Day Four… there’s something fishy about Seattle

Based on a hot tip from some friends, our our inital target of exploration for Seattle was Pike Place Fish, part of the infamous Pike Place Market, and only yards away from the first of a very minor chain of coffee shops. PPF is known for it’s fishmongers who have a penchent for throwing fish to each other, then waiving the fish in the face of whatever poor market-goer happened to be standing nearby, all while yelling some kind of mysterious code phrases. PPF was facinating, and fun to watch, and the rest of Pike Place Market was pretty neat too. I got a brocure for a small shop that makes their own pasta that I plan on trying, and I was shocked at both the quantity and low cost of fresh flowers. Both Pike Place Fish and Pike Place Market were worth the trip into Seattle.

However, as to the rest of Seattle… let’s just say that after days of traveling at reasonable speeds, through areas that have a far more reasonable population density, Seattle was miserable. I’m glad I visited, but that’s all it will be; a visit. Seattle is offically off my list of places to live.

After Seattle, we picked up Interstate 5 south, down to Mt St Helens and Seaquest (sadly, no, not the TV show) Washington State Park for the evening. The weather is surprising humid, but nowhere near as cold as the past several nights. I think I prefer the cold, even if Kyle doesn’t.

The plans for Day Five? Biscuits at Pine State Biscuits in Portland, then off to the Pacific Coast Highway.

Day Three, and into Day Four… the Yellowstone Bear Myth, Montana, Idaho, and Washington State

I’m going to go ahead and just say that Grand Teton national park was failure. There are bear and wildlife warnings EVERYWHERE, but did we see a bear? Not one. Not even a moose. I would even have been willing to settle for some kind of large bird of prey. Kyle says we saw elk, but I don’t believe him. Had I known this was going to be such an issue, I’d have dumped our bottle of honey on the tent of a noisy family a few sites down from us, just to draw a bear or two out. The closest thing we saw was the very angry squirrel that bombarded my tent with pinecones, and I’m pretty sure that was the same one that attacked us at our campsite in South Dakota. When we entered Yellowstone, on our way to Montana, we received a big yellow notice that there are bears around, and we should be careful. What a farce. Even the bear boxes were empty! Not. One. Bear.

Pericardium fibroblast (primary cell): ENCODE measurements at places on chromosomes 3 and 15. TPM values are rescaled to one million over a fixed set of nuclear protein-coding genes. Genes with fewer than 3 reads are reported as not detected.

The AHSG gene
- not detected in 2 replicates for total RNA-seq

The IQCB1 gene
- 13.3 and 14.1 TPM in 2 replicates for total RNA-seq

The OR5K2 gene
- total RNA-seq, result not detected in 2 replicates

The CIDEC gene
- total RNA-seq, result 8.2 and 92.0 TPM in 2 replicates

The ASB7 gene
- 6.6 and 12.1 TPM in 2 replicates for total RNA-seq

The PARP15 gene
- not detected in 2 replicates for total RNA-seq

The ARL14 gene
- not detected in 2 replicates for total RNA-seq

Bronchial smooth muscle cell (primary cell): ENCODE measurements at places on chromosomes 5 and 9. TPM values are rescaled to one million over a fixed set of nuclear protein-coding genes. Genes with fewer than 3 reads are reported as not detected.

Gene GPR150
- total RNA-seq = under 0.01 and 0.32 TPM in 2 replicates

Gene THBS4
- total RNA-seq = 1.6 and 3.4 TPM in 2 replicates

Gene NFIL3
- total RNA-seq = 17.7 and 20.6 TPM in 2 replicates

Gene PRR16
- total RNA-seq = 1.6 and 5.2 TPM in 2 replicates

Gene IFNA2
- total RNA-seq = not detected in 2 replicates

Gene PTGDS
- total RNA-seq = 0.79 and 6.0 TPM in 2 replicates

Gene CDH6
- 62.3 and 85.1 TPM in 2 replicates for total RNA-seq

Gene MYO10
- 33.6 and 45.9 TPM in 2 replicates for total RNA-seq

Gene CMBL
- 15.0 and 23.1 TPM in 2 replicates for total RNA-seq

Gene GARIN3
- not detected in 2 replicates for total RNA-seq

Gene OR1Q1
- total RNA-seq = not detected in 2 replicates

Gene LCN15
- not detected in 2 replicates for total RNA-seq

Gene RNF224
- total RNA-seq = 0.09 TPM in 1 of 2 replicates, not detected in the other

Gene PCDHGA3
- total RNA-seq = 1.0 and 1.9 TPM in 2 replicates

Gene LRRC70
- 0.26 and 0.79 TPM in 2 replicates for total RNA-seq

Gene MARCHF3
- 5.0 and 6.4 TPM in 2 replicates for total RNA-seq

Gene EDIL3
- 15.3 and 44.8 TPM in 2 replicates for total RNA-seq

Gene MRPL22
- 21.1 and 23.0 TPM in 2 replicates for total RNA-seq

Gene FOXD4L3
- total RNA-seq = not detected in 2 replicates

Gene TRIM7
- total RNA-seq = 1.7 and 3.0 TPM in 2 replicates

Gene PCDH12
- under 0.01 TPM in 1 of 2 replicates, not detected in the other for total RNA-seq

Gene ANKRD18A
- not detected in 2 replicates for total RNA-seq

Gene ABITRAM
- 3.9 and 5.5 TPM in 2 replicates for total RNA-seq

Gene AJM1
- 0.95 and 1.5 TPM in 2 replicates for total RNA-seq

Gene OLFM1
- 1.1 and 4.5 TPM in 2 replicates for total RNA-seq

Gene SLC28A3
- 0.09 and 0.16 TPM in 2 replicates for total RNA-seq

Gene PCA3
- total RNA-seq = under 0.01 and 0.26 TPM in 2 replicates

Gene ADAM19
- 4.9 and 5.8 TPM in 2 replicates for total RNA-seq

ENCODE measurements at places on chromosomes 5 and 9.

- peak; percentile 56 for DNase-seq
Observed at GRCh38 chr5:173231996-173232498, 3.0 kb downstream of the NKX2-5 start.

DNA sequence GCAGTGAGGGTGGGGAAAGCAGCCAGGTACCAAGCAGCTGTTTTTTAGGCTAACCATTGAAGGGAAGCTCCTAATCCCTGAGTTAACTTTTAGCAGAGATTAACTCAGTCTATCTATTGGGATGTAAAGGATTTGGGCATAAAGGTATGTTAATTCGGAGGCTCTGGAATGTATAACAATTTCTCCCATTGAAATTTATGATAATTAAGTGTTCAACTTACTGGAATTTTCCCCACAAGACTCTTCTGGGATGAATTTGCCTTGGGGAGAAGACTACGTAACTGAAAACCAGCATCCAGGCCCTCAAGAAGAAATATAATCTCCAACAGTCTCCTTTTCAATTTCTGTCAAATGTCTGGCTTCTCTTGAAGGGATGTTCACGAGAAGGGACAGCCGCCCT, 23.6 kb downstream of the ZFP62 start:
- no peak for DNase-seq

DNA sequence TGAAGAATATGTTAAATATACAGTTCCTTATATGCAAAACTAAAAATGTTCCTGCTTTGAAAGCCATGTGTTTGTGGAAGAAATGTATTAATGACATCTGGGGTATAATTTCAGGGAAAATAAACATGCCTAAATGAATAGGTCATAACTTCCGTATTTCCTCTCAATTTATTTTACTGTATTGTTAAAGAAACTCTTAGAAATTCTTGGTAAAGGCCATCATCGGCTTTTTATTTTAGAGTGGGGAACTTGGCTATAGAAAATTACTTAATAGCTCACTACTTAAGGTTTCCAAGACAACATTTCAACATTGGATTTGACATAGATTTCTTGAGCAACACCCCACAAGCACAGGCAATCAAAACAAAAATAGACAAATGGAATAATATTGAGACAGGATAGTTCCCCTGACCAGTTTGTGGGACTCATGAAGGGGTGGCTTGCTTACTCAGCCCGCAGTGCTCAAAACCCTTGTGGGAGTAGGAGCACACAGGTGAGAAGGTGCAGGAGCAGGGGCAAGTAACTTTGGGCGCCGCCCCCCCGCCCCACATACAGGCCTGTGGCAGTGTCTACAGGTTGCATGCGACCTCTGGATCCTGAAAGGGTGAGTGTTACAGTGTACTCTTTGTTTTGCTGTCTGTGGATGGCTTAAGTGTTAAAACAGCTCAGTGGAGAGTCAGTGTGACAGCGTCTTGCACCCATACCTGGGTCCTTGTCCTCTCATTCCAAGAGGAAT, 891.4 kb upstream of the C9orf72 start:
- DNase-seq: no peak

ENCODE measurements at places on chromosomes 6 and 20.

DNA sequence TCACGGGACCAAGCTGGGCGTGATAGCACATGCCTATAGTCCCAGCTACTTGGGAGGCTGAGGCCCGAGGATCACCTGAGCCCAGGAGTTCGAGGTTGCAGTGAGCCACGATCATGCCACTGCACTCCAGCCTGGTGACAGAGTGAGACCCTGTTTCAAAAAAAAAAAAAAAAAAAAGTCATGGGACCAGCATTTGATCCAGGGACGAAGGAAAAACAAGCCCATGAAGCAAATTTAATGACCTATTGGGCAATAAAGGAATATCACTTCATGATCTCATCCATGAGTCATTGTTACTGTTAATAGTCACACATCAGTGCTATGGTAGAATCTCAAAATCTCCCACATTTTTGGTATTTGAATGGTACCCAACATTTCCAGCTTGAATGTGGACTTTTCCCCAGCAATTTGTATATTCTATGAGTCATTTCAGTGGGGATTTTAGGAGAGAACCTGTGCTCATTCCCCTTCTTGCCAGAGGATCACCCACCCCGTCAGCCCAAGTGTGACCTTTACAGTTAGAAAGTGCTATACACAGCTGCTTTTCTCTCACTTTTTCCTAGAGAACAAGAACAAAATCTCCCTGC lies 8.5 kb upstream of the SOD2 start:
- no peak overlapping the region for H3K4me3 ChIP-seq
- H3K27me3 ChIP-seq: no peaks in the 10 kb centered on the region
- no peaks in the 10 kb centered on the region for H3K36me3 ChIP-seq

Also, let me talk about firewood for a second. We’re camping, and while we do have a camp stove, we also have been doing some cooking over a camp fire whenever possible, as well as using one for heat in the evenings before we go to bed (we had frozen water in the morning at the Tetons; it’s pretty chilly). I’m well aware of the rules regarding the transportation of firewood, but if a national park is going make us buy firewood from them, at $5 a bundle, then I darn well expect it to be thourogly dried and seasoned. There is no excuse for green firewood. They have a nice monopoly going, but that’s no reason to slack off. Common, people get on it.
The next step on our drive was originally going to be the Sawtooth Mountains, but it turns out that it’s only a 5 hour drive from the Grand Tetons, and that simply is not far enough in one day. I wanted to check out Montana, so we pointed the GPS towards Seattle, via Yellowstone and an obligatory stop at Old Faithful. Yellowstone, as I already mentioned was devoid of wildlife, but Montana… simply unreal.